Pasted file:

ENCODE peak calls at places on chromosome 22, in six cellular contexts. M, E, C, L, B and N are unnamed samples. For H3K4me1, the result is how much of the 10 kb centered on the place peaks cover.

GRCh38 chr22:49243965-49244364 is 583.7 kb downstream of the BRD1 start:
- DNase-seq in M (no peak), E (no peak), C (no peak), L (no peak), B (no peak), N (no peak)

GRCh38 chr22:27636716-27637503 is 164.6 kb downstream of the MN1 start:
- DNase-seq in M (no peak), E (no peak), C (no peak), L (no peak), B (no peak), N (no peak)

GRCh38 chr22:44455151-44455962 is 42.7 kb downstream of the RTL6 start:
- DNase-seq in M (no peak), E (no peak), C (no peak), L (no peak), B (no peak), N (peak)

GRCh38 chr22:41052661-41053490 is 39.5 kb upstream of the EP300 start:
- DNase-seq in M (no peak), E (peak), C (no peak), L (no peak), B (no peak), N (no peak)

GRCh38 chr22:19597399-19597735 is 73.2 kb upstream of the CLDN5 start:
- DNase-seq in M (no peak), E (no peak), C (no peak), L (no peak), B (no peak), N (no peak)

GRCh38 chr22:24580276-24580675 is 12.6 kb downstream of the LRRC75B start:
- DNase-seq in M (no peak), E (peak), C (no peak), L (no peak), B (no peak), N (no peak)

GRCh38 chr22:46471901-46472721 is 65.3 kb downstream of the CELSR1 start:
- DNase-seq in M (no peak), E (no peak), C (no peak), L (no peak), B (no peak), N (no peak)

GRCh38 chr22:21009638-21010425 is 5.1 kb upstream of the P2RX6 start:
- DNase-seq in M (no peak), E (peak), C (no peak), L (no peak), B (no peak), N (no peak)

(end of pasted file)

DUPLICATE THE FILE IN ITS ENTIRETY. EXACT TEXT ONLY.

ENCODE peak calls at places on chromosome 22, in six cellular contexts. M, E, C, L, B and N are unnamed samples. For H3K4me1, the result is how much of the 10 kb centered on the place peaks cover.

GRCh38 chr22:49243965-49244364 is 583.7 kb downstream of the BRD1 start:
- DNase-seq in M (no peak), E (no peak), C (no peak), L (no peak), B (no peak), N (no peak)

GRCh38 chr22:27636716-27637503 is 164.6 kb downstream of the MN1 start:
- DNase-seq in M (no peak), E (no peak), C (no peak), L (no peak), B (no peak), N (no peak)

GRCh38 chr22:44455151-44455962 is 42.7 kb downstream of the RTL6 start:
- DNase-seq in M (no peak), E (no peak), C (no peak), L (no peak), B (no peak), N (peak)

GRCh38 chr22:41052661-41053490 is 39.5 kb upstream of the EP300 start:
- DNase-seq in M (no peak), E (peak), C (no peak), L (no peak), B (no peak), N (no peak)

GRCh38 chr22:19597399-19597735 is 73.2 kb upstream of the CLDN5 start:
- DNase-seq in M (no peak), E (no peak), C (no peak), L (no peak), B (no peak), N (no peak)

GRCh38 chr22:24580276-24580675 is 12.6 kb downstream of the LRRC75B start:
- DNase-seq in M (no peak), E (peak), C (no peak), L (no peak), B (no peak), N (no peak)

GRCh38 chr22:46471901-46472721 is 65.3 kb downstream of the CELSR1 start:
- DNase-seq in M (no peak), E (no peak), C (no peak), L (no peak), B (no peak), N (no peak)

GRCh38 chr22:21009638-21010425 is 5.1 kb upstream of the P2RX6 start:
- DNase-seq in M (no peak), E (peak), C (no peak), L (no peak), B (no peak), N (no peak)